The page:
Articles about "The Verge"

Career Beat: Arianna Huffington to get new chief of staff

Good morning! Here are some career updates from the journalism community:

  • Elise Hu will be NPR’s Asia correspondent in Seoul. She covers tech and culture at NPR. (Poynter)
  • Mitra Kalita is now executive editor-at-large for Quartz. Previously, she was ideas editor there. Paul Smalera will be Quartz’ new ideas editor. He is editor of The New York Times opinion app. (Poynter)
  • Donald Baer is now chairman of PBS’ board of directors. He is CEO of Burson-Marsteller. (PBS)
  • Jessica Coen is now a contributing editor at Marie Claire. She is an editor-at-large with Jezebel. (Fishbowl NY)
  • Stephen Lacy is now chairman of the Association of Magazine Media. He is CEO of the Meredith Corporation. (Email)
  • Dan Katz will be chief of staff to Arianna Huffington. He’s currently a chief researcher for David Gergen. Maxwell Strachan is now senior editor of business and tech at The Huffington Post. Previously, he was business editor there. (email)
  • Emily Yoshida will be entertainment editor at The Verge. Previously, she was culture editor at Grantland. (Muck Rack)

Job of the day: The Virginian-Pilot is looking for a digital news editor. Get your résumés in! (Journalism Jobs)

Send Ben your job moves: Read more


Here are the media’s best 404 pages

Bloomberg Politics got some attention Monday after an enterprising reporter noticed that navigating to a broken page on the site reveals this animation of Joe Biden shooting lightning at a revolving “404″ symbol:

That got me thinking: how do other news organizations handle the dreaded error message? To find out, I went to a lot of sites and broke a lot of links. Here’s what I found:


Billy Penn

If for some reason you stray across a broken page at local news startup Billy Penn, you’re greeted by an oil painting of William Penn, the site’s namesake, who delivers a gentle admonishment: “Time is what we want most, but what we use worst.”


The Chicago Tribune

Break a link at The Chicago Tribune and a dapper fellow named “Colonel Tribune” appears and introduces himself as the “Web ambassador for” He suggests you search the site’s topics pages before bidding you a fond farewell.


Stars and Stripes

When you visit a broken page at the Stars and Stripes website, you get a mock-up of the newspaper’s front page, complete with “404″ paratroopers repelling down to fix the problem. There’s all sorts of little jokes buried on this page, too — look at the flag and the story to the right.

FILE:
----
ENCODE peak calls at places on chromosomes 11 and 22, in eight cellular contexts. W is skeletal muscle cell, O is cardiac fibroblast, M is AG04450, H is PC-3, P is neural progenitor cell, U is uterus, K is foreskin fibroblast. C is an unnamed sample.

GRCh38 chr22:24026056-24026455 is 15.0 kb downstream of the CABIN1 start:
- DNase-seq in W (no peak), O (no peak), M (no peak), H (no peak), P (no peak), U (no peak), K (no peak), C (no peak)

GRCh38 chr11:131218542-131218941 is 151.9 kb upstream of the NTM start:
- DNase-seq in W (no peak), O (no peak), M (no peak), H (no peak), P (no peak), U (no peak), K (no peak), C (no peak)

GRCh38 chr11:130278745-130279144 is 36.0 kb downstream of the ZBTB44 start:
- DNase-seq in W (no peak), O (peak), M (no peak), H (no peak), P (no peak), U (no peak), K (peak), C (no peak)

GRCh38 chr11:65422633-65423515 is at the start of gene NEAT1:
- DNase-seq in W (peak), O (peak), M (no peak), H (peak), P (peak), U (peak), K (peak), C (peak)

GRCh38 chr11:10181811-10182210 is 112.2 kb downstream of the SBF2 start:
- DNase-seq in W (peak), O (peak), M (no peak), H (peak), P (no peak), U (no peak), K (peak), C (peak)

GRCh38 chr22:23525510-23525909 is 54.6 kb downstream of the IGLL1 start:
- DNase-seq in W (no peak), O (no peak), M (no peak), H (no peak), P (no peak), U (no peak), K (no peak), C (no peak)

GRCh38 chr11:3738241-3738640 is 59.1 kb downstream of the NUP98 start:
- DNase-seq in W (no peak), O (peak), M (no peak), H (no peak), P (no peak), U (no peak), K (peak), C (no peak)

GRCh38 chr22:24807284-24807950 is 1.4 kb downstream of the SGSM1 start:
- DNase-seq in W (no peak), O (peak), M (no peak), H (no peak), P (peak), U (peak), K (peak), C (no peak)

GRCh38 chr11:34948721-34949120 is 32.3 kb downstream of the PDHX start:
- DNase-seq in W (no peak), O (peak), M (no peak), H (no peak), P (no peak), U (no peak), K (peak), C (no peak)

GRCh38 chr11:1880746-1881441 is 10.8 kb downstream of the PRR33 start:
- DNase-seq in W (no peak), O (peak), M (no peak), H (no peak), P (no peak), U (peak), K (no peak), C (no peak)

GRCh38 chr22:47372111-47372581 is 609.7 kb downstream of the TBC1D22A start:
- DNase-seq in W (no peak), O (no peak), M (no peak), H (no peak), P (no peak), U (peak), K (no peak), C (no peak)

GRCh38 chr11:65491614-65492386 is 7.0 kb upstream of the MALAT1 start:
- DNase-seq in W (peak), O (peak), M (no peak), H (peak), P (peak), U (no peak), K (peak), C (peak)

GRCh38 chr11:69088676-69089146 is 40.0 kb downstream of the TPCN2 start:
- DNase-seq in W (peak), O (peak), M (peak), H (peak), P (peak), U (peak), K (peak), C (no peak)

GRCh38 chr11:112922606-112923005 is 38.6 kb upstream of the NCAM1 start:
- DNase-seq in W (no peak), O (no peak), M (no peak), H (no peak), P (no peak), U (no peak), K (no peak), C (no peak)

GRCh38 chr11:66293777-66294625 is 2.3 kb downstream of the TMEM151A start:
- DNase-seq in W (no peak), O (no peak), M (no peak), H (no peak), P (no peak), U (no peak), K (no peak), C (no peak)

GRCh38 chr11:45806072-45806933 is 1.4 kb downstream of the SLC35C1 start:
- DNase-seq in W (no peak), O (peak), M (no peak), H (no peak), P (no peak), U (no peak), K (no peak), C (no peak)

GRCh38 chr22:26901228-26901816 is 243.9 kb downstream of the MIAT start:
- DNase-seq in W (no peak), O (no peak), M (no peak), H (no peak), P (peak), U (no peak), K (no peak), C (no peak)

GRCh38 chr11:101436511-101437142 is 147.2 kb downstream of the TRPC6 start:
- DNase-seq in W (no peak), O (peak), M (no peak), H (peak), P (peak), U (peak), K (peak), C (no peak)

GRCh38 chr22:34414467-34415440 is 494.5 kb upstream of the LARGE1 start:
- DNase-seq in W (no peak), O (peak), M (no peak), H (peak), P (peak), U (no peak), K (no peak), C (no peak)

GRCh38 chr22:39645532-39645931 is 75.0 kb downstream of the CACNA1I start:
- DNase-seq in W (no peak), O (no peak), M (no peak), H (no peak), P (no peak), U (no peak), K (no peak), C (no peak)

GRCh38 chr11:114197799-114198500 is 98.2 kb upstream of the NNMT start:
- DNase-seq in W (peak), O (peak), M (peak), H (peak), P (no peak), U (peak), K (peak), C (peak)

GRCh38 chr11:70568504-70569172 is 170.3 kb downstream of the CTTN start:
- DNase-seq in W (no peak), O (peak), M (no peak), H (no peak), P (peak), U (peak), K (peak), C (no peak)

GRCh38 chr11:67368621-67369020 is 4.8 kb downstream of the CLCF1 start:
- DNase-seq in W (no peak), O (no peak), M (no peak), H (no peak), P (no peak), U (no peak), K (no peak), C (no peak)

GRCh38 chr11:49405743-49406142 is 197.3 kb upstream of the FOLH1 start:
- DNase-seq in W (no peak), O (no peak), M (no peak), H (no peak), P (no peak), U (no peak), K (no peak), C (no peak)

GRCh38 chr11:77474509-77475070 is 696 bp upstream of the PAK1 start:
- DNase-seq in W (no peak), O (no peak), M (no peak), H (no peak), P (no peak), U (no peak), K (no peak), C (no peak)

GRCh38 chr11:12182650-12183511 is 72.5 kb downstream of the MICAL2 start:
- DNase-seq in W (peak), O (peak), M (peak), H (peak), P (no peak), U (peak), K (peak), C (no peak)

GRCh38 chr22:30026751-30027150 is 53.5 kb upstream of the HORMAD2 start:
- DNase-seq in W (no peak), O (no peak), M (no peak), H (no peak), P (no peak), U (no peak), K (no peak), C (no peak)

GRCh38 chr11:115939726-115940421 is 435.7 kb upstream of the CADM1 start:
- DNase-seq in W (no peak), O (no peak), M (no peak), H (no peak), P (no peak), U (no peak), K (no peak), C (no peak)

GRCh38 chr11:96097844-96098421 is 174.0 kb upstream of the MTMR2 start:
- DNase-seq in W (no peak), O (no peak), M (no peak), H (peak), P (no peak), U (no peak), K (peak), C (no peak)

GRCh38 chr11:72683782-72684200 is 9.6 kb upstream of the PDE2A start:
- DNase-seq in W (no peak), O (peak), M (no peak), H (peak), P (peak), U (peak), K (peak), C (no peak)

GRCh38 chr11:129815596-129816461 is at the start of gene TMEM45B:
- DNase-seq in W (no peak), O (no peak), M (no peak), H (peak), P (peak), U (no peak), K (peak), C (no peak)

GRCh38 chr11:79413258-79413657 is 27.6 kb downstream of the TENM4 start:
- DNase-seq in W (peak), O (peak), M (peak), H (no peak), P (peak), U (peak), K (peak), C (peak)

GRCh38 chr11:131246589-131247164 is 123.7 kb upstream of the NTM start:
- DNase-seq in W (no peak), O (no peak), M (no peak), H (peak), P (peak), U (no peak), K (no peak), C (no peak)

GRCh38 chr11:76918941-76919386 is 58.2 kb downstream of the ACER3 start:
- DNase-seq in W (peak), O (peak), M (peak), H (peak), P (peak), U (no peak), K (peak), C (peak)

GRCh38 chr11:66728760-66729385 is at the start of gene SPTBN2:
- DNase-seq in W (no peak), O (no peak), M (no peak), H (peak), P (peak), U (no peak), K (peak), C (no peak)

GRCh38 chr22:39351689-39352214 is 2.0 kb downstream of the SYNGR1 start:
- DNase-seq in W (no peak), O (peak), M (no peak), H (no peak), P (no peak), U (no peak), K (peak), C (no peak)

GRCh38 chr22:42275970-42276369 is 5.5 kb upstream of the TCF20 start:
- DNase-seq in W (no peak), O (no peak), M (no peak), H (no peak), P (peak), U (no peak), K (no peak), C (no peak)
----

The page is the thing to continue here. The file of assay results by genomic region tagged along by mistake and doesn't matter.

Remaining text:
The Boston Globe’s recently launched Catholic vertical features St. Anthony, the patron saint of the lost things. His prayer? “Grant that I may find the webpage which has been lost.”


San Diego Union-Tribune

What a pastoral scene. Here, a copy of the San Diego U-T sits awash on a beach somewhere like a castaway, clearly lost.


USA Today

USA Today’s “Entertain This” section features a picture of pop star Lionel Richie who sweet talks wayward viewers.


The Huffington Post

HuffPost attempts to soothe our anger at arriving at a broken page by showing us a picture of an adorable dog. You can almost feel your rage melt away as you look into the pooch’s contented eyes.



Motherboard, Vice’s future-of-technology vertical, makes up for the error with a purple horse galloping in a circle. Check it out. The screenshot doesn’t do this thing justice.


Nieman Lab

Our fellow media watchers over at Harvard offer this picture of a Linotype machine along with a tongue-in-cheek heading. Journalists will sympathize.


Philadelphia Inquirer

Speaking of newspapers, here’s the Philadelphia Inquirer’s error page: A cartoon reminiscent of the Sunday funnies, with a man falling into a news rack.


True to form, offers us an explainer on the nuances of 404 pages in its distinctive yellow/blue/gray color scheme. Well played.



Vox Media’s video game vertical offers this fix for the 404 glitch: “pull out the URL and blow on it, and then slide it back into the browser (but not too far!) and wedge it in there with a second link. You’ll be good.”


The Verge

The Verge’s error page is a parody listicle titled “404 Most Influential People In Oops” that asks us nicely not to freak out.



And speaking of listicles, I’ll leave you with this. BuzzFeed’s 404 page looks completely normal, save for the disembodied head of a little girl peeking up at you from the bottom right corner. Weird.


Want more error pages? and The Huffington Post have both made lists of their favorites.

Know of any interesting error pages in media I’ve forgotten? Send me a link and I’ll add it to the list. Read more